A Friday of Student Events
Friday found our main campus walkway overflowing with artwork.
The Art majors were displaying their mid-term projects. Hand-painted traditional scrolls, calligraphy, photographs, drawings, and animation characters rippled with the breeze while hanging on both sides of our boulevard. We were fortunate to have a day without rain, meaning there was plenty of time for everyone to leisurely cruise by and enjoy the students’ creations.
Yet a second display of sorts had to do with our English education majors. Friday afternoon, the English department held their second Teaching Demonstration Contest for the graduating seniors. These students I had during their freshman year but missed out last year as I was gone. Many I hadn’t seen since we last had courses together. Seeing them once again, this time in the role of an English teacher, was quite impressive. We had 10 contestants who gave 20-minute lessons each for elementary to junior high students. They chose their own units from authentic student text, created a lesson around it and then taught to their classmates while the judging panel (our staff) looked on.
The variety of methods each student used was refreshing. Our “little” teachers didn’t just stand in front of the room, have students repeat after them and move on to the next page. They enlisted sight, sound and touch to reach their visual, auditory, tactile and kinesthetic learners. They had posters, props (basketball, present, cake), blown up photos, and even hand-made puppets. They were cheerful and fun, with their classmates quickly coming to their aid every time they asked for volunteers. They used songs and even rhythmic chorusing to get their points across.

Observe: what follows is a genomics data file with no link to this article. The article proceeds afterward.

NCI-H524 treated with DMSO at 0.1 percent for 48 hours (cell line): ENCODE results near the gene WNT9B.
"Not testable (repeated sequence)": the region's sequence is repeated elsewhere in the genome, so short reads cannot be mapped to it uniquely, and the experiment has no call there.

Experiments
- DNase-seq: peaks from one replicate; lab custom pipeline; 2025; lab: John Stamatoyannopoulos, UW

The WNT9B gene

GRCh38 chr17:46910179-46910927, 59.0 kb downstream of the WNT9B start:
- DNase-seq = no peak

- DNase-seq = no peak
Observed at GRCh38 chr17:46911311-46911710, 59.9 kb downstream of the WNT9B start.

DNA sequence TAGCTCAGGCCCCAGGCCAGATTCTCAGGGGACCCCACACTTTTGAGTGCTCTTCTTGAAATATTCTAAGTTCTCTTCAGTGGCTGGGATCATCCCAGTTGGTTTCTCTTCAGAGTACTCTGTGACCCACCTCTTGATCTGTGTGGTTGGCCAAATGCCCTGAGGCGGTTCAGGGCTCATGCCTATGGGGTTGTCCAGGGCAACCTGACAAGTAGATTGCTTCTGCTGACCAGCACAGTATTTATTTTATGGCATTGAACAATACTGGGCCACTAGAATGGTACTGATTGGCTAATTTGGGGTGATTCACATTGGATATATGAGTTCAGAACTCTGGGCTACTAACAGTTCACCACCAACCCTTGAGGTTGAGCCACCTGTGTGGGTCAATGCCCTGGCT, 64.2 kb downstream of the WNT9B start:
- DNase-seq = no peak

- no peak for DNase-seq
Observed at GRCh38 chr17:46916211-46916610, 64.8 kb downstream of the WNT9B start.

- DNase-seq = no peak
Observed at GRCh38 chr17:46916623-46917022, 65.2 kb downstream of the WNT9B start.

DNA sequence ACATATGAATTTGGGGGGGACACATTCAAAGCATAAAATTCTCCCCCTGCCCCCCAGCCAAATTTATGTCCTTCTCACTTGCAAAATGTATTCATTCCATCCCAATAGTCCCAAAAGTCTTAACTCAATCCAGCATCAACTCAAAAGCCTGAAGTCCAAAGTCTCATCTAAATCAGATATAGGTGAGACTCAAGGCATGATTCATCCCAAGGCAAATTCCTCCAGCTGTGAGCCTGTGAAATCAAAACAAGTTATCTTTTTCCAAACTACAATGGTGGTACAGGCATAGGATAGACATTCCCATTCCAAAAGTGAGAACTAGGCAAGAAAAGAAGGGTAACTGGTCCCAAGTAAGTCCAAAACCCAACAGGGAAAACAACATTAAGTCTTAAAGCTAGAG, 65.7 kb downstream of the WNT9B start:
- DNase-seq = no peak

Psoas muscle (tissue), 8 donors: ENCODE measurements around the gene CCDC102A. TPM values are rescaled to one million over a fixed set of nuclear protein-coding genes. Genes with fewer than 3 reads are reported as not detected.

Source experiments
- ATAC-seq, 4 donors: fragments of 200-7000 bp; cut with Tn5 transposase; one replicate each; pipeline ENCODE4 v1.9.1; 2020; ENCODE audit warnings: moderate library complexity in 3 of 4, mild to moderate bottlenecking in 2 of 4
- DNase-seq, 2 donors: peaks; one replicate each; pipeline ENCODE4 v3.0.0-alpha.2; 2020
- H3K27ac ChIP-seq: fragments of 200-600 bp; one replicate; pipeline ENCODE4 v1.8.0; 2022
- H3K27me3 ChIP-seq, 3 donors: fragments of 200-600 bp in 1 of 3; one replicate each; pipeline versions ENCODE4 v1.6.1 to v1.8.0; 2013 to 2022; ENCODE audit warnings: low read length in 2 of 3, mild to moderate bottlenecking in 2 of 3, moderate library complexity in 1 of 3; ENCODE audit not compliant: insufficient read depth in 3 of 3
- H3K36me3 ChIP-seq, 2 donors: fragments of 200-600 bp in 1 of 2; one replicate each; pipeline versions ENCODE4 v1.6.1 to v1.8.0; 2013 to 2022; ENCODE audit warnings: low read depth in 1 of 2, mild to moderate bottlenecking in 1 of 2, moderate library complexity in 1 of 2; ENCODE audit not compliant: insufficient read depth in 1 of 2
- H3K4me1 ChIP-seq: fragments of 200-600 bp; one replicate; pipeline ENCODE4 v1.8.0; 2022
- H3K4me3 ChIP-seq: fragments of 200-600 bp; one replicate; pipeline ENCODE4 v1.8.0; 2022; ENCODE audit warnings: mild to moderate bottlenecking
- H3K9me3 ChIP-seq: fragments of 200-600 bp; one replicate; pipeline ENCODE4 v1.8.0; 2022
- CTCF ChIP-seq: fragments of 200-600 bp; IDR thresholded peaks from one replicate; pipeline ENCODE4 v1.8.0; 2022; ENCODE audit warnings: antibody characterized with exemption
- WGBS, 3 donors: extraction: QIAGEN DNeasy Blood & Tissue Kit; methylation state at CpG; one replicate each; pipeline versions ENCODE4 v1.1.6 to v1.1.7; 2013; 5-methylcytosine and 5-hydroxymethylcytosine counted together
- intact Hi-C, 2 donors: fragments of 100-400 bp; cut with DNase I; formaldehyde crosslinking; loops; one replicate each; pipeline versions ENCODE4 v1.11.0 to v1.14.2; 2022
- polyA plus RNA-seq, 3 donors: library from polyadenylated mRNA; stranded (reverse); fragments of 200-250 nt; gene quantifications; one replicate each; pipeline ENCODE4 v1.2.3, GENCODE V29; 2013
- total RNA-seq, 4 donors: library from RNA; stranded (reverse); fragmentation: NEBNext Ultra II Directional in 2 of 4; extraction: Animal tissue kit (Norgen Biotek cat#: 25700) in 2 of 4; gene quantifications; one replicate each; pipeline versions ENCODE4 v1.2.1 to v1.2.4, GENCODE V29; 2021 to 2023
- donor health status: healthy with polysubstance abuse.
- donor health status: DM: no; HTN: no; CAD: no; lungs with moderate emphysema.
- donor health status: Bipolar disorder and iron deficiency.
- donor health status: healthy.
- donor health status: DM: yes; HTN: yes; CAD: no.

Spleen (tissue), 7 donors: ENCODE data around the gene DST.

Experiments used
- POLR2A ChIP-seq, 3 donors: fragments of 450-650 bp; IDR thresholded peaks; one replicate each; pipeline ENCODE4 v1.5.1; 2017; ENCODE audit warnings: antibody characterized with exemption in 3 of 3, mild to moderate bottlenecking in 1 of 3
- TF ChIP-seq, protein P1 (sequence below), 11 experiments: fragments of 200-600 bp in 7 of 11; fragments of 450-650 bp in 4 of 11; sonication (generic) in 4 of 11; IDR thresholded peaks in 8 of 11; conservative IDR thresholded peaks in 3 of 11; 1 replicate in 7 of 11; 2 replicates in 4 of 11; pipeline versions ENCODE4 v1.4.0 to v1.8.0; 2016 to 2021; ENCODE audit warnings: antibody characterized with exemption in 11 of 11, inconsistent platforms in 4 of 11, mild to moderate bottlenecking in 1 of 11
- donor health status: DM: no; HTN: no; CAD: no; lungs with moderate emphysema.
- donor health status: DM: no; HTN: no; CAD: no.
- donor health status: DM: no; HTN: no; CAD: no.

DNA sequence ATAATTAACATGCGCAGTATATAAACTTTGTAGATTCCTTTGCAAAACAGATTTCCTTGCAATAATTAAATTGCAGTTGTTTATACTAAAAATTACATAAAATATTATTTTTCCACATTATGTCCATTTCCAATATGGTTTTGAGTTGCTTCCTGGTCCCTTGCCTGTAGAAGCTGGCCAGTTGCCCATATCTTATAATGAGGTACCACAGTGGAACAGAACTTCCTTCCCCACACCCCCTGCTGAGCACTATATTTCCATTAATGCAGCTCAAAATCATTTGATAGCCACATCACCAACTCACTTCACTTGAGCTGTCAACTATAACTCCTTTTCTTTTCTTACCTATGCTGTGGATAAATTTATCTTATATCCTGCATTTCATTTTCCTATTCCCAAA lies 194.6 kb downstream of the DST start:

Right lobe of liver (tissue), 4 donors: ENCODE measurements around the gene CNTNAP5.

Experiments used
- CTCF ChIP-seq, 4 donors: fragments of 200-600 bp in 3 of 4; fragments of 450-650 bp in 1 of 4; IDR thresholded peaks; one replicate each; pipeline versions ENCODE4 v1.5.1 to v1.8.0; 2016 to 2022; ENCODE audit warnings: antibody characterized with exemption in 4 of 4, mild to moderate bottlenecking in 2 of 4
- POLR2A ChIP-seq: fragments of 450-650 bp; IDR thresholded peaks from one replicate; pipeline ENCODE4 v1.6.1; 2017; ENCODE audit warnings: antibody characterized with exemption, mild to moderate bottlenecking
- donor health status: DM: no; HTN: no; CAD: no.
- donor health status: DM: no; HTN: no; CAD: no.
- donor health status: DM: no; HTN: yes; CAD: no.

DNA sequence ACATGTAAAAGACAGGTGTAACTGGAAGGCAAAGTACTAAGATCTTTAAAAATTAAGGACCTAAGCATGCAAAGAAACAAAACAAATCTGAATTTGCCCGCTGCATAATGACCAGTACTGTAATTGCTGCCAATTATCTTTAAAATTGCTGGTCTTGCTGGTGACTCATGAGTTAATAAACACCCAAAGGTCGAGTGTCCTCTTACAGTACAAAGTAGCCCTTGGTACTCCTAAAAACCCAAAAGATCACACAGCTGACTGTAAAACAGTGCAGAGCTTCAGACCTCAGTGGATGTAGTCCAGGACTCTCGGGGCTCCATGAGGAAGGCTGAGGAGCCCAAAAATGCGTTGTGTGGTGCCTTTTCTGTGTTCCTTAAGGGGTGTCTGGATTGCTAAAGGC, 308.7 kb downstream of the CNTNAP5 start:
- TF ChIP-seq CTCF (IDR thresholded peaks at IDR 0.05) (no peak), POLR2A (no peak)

The most moving part was to see a majority using many of the teaching methodology tools and ideas which I had taught them 2 years ago. They remembered!! For me, that was the most rewarding experience imaginable: Watching my own students take to heart what we had learned and use it successfully in the classroom.
The Saturday Search for A Bookcase
A beautiful, sunny day on Saturday, along with another arrival of a Mail-bag from America filled with books, brought out the shopper in me. It was time to purchase another bookcase for our growing English language resource library, courtesy of our United Methodist Women units who have sent monetary gifts for the Christmas season.
Already, the case I had purchased 3 years ago was overflowing, not only with books but teaching equipment such as tape recorders, textbooks and left-over exam papers. Since our tiny 2-room office has no place to store anything, teachers were using the bookcase’s underneath cupboard space for their things. With more books needing to be shelved, and more teachers’ stuff thrown in, there just wasn’t any place to store it all.
So this past Saturday, I finally made my long-overdue visit to the furniture shopping area near the sports’ stadium. A little mom-and-pop place had just what was needed to match the one we already had. After some bargaining, the price went down from $110 to $93, which I thought was fair.
This new purchase now in the office, ready to be filled after it airs out. For some reason, there is a nasty smell that has been lingering inside the closed cabinet and bookshelf spaces. I’ve scrubbed it out with some cleaning supplies and while it’s much better now, it still needs perhaps another day before the books actually go in.
The Luzhou Church Renovation
A few blogs ago, I reported on our Luzhou church’s 1913 sanctuary and roof getting some much needed help. I was unaware of exactly what was going on. I just thought a new roof was needed since the old one leaked, the worship center “stage” would be enlarged and some new balcony windows (ones with steel frames that opened and closed) were in order.